July 5, 2018


American cities are reviving-but leaving the poor behind: The post-industrial U.S. "legacy" cities are experiencing a renaissance. But lower-income, majority-black enclaves are struggling more than ever. (EILLIE ANZILOTTI, 7/05/18, Fast Company)

The popular narrative of gentrification goes something like this: In cities, young, affluent college grads move into lower-income neighborhoods of color, and before long, coffee shops and hip boutiques start to replace older stores. It's not long before the real estate developers and agents follow and the rents skyrocket. This narrative is largely derived from cities like New York, D.C., and Seattle, where population growth-especially due to an influx of wealthy people-is far outstripping the housing supply, and essentially all neighborhoods are changing and becoming more expensive.

But cities like Pittsburgh and Baltimore, which are the focus of Mallach's book, have only recently begun to welcome new residents. These new people were likely drawn, Mallach says, by jobs at the educational and medical institutions like the University of Pittsburgh Medical Center and Johns Hopkins in Baltimore that have slowly but surely replaced the manufacturing industries that anchored the cities in the past. Gentrification in these places is more gentle, and revolves around not displacing residents (because there were so few to begin with), but more around filling in gaps.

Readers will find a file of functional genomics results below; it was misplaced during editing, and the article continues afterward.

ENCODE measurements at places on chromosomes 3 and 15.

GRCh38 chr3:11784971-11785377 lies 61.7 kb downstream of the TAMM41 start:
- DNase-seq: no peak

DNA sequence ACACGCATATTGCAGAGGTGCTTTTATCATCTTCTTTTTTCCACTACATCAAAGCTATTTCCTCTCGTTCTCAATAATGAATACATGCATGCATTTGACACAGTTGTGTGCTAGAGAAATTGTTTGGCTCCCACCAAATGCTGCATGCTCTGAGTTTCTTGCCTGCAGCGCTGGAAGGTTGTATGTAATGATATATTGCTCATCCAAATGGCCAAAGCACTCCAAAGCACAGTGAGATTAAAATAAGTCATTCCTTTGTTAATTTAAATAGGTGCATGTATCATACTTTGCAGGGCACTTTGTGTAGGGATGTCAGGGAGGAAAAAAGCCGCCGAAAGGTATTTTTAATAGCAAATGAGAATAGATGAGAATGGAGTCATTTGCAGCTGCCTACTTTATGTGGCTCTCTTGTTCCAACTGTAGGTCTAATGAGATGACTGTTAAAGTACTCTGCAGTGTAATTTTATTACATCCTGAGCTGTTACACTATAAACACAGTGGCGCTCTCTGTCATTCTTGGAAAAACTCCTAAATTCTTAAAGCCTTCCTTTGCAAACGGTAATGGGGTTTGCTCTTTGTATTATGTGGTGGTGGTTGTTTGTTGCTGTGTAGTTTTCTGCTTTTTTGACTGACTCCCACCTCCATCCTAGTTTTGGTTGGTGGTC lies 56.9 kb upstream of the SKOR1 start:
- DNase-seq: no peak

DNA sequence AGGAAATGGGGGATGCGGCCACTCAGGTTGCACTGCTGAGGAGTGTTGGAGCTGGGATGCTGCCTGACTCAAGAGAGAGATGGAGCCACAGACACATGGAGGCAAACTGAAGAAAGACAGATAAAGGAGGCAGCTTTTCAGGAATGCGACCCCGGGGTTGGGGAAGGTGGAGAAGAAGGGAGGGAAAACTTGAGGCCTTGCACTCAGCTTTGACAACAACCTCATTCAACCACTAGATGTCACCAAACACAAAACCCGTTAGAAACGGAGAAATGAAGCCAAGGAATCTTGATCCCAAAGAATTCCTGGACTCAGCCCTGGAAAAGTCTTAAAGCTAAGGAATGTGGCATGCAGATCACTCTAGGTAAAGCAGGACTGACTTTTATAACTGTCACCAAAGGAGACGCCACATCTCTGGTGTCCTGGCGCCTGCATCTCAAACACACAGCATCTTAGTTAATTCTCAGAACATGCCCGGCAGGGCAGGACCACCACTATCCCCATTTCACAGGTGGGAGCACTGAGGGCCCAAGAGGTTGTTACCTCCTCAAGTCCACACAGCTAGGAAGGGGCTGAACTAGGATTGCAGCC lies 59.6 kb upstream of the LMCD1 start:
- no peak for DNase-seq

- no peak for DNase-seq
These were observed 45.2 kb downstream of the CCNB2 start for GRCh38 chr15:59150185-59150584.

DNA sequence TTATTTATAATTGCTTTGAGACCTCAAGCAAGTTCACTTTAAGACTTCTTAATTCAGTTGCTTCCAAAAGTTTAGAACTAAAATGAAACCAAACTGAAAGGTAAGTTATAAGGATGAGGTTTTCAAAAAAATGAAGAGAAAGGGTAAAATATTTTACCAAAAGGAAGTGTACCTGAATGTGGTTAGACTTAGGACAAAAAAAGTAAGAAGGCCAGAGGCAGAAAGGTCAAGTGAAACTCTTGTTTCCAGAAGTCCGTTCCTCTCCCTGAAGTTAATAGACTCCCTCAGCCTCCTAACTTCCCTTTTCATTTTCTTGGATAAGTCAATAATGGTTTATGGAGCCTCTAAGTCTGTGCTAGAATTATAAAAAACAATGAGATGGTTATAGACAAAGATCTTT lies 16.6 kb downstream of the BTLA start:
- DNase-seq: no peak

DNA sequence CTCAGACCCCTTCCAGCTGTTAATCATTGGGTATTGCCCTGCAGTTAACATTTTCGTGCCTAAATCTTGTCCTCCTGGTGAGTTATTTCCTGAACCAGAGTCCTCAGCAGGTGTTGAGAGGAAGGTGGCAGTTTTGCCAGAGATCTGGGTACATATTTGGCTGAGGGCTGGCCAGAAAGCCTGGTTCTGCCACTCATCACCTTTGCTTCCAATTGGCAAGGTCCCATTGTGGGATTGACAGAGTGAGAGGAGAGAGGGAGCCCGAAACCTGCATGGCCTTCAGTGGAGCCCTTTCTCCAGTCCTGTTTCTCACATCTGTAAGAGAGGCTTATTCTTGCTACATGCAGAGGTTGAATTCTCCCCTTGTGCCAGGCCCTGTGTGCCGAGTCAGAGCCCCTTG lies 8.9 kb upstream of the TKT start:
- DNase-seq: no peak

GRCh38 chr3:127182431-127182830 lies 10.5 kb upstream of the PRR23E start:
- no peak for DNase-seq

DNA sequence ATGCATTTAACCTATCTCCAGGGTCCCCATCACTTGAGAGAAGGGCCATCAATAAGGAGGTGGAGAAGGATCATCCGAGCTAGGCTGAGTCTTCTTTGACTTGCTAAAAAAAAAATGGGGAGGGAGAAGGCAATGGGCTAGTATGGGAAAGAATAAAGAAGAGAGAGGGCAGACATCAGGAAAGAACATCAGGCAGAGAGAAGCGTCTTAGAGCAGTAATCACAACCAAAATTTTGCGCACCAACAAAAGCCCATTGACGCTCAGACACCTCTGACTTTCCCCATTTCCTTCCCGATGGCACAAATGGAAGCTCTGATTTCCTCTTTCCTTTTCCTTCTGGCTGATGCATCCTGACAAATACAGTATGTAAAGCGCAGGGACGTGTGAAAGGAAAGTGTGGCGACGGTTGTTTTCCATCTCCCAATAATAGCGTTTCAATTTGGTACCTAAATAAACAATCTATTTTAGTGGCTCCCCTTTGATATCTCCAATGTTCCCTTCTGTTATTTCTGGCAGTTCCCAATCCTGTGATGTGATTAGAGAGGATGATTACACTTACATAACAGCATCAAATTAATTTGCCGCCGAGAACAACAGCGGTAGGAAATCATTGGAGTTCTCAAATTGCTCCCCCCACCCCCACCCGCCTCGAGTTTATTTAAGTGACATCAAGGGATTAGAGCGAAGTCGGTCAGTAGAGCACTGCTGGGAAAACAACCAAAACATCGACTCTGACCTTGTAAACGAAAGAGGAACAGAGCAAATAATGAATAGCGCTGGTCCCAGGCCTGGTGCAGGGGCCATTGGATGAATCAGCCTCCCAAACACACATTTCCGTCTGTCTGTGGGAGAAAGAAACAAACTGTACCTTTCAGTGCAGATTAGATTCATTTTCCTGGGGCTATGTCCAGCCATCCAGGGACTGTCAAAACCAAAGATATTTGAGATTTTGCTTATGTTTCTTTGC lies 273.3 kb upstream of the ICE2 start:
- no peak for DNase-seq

The movement of young people into Lawrenceville, for instance, brought a swath of new amenities and investment. While some, like a yoga studio, might prompt older residents to roll their eyes, Mallach writes, others, like better grocery stores and improved transit, offer fairly universal benefits. It's still affordable, because Pittsburgh is still affordable, and Mallach argues that if Lawrenceville hadn't experienced that initial influx of young residents, it may very well have declined: "The reality," he writes, "is that today most neighborhoods that don't survive, go downhill."

The latter situation, Mallach says, is something that low-income, majority-black neighborhoods in U.S. legacy cities are all too familiar with. And even as the cities around them draw buzz and New York Times culture pieces, and as the Lawrencevilles of the landscape start to turn around, they're unlikely to do the same. In American cities, race and poverty are inextricably linked, and in these post-industrial cities, as Mallach writes, "the revival is ignoring the poor."

Cities make fine business parks, entertainment complexes and temporary housing for young professionals, but no one else should live there--especially if they have children. Like Disneyworld, they should empty overnight.

Posted by at July 5, 2018 4:25 AM